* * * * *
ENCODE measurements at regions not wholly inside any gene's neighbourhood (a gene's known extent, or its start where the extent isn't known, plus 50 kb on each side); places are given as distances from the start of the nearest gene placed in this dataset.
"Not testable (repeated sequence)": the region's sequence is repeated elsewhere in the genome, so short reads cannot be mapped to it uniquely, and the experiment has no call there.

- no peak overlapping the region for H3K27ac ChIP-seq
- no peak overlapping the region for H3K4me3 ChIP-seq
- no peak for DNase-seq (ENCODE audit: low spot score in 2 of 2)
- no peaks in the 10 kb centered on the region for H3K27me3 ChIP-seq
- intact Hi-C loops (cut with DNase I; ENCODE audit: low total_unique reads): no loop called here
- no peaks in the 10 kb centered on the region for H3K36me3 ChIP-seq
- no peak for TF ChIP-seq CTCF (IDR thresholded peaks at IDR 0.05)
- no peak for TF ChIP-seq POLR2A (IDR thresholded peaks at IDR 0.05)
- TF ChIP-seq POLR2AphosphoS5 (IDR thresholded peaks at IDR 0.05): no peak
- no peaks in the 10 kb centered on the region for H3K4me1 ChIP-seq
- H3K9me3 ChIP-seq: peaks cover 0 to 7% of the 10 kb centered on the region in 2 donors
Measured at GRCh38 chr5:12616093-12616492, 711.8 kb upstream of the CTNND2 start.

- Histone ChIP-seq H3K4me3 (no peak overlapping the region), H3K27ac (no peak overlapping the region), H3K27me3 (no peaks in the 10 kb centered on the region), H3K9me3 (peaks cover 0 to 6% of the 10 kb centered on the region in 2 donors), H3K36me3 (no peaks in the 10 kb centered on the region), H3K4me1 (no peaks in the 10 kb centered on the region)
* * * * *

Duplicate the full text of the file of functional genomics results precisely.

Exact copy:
ENCODE measurements at regions not wholly inside any gene's neighbourhood (a gene's known extent, or its start where the extent isn't known, plus 50 kb on each side); places are given as distances from the start of the nearest gene placed in this dataset.
"Not testable (repeated sequence)": the region's sequence is repeated elsewhere in the genome, so short reads cannot be mapped to it uniquely, and the experiment has no call there.

- no peak overlapping the region for H3K27ac ChIP-seq
- no peak overlapping the region for H3K4me3 ChIP-seq
- no peak for DNase-seq (ENCODE audit: low spot score in 2 of 2)
- no peaks in the 10 kb centered on the region for H3K27me3 ChIP-seq
- intact Hi-C loops (cut with DNase I; ENCODE audit: low total_unique reads): no loop called here
- no peaks in the 10 kb centered on the region for H3K36me3 ChIP-seq
- no peak for TF ChIP-seq CTCF (IDR thresholded peaks at IDR 0.05)
- no peak for TF ChIP-seq POLR2A (IDR thresholded peaks at IDR 0.05)
- TF ChIP-seq POLR2AphosphoS5 (IDR thresholded peaks at IDR 0.05): no peak
- no peaks in the 10 kb centered on the region for H3K4me1 ChIP-seq
- H3K9me3 ChIP-seq: peaks cover 0 to 7% of the 10 kb centered on the region in 2 donors
Measured at GRCh38 chr5:12616093-12616492, 711.8 kb upstream of the CTNND2 start.

- Histone ChIP-seq H3K4me3 (no peak overlapping the region), H3K27ac (no peak overlapping the region), H3K27me3 (no peaks in the 10 kb centered on the region), H3K9me3 (peaks cover 0 to 6% of the 10 kb centered on the region in 2 donors), H3K36me3 (no peaks in the 10 kb centered on the region), H3K4me1 (no peaks in the 10 kb centered on the region)